Certain security scanners such as Nessus check the version number but not the patch suffix as they search for security holes. As a result, these scanners can falsely report that software is down-level and does not include the most recent security patches even though it does. If this occurs, you can perform certain checks.

This problem is common to the industry and not specific to VMware. Some security scanners can handle this situation correctly, but they typically lag by a version or more. For example, the version of Nessus released after a Red Hat patch often does not report these false positives.

If a fix for a particular Linux-supported software package that VMware provides as a service console component becomes available—for example, a service, facility, or protocol—VMware provides a bulletin that contains a list of vSphere Installation Bundles (VIBs) that you use to update the software on ESX. Although these fixes might be available from other sources, always use bulletins that VMware generates instead of using third-party RPM Package Manager packages.

When providing patches for a software package, the VMware policy is to backport the fix to a version of the software known to be stable. This approach reduces the chance of introducing new problems and instability in the software. Because the patch is added to an existing version of the software, the version number of the software stays the same, but a patch number is added as a suffix.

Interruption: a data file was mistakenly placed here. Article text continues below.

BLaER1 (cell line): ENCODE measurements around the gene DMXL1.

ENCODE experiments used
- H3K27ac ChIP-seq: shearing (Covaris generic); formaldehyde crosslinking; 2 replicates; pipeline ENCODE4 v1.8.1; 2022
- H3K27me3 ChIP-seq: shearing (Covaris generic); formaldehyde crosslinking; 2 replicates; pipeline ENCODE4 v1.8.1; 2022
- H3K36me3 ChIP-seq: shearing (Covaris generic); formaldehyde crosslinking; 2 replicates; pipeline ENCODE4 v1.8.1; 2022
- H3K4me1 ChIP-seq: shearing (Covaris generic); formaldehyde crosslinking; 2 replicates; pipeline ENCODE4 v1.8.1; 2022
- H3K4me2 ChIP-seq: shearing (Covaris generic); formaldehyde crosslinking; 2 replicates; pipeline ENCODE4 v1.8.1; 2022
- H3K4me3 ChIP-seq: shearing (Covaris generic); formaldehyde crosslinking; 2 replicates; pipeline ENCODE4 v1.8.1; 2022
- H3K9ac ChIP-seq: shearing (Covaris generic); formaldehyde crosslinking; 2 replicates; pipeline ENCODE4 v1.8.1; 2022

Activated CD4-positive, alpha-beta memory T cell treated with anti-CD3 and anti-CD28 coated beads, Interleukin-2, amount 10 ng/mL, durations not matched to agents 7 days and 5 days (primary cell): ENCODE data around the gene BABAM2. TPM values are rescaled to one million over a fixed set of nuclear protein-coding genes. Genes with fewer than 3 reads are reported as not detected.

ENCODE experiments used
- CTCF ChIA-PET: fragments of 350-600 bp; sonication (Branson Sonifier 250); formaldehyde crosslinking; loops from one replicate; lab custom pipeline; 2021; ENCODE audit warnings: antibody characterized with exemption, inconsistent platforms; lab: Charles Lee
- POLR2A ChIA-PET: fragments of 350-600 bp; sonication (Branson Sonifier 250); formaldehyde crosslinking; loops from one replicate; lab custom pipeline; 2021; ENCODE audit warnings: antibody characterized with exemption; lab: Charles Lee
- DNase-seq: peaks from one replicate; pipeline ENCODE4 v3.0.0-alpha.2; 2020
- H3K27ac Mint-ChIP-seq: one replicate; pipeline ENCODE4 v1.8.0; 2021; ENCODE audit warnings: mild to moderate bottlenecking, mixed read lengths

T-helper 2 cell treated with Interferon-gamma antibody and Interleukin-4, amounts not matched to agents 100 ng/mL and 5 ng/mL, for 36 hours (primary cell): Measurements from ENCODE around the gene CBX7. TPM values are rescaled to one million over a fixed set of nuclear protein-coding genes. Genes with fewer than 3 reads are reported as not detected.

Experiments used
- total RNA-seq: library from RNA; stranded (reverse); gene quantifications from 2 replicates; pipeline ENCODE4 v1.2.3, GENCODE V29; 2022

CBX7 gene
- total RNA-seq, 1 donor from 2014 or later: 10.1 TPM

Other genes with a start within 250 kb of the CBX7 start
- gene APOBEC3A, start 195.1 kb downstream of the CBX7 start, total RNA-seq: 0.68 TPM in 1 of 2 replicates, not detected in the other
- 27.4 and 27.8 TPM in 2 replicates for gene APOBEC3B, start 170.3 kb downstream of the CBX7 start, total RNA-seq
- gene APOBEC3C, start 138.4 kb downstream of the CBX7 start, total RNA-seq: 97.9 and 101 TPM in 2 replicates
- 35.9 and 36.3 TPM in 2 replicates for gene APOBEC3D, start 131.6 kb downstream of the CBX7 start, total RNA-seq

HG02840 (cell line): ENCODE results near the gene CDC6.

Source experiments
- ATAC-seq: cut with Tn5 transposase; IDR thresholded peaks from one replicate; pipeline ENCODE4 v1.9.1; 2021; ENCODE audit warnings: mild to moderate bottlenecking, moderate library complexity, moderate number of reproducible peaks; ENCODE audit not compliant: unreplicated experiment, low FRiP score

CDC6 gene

The following is an example of how this problem occurs:


You initially install ESX with OpenSSL version 0.9.7a (where 0.9.7a is the original version with no patches).


OpenSSL releases a patch that fixes a security hole in version 0.9.7. This version is called 0.9.7x.


VMware backports the OpenSSL 0.9.7x fix to the original version, updates the patch number, and creates a VIB. The OpenSSL version in the VIB is 0.9.7a-1, indicating that the original version (0.9.7a) now contains patch 1.


You install the updates.


The security scanner fails to note the -1 suffix and erroneously reports that security for OpenSSL is not up to date.

If your scanner reports that security for a package is down-level, perform the following checks.

Look at the patch suffix to determine if you require an update.

Read the VMware VIB documentation for information on the patch contents.

Look for the Common Vulnerabilities and Exposures (CVE) number from the security alert in the software update change log.

If the CVE number is there, the specified package addresses that vulnerability.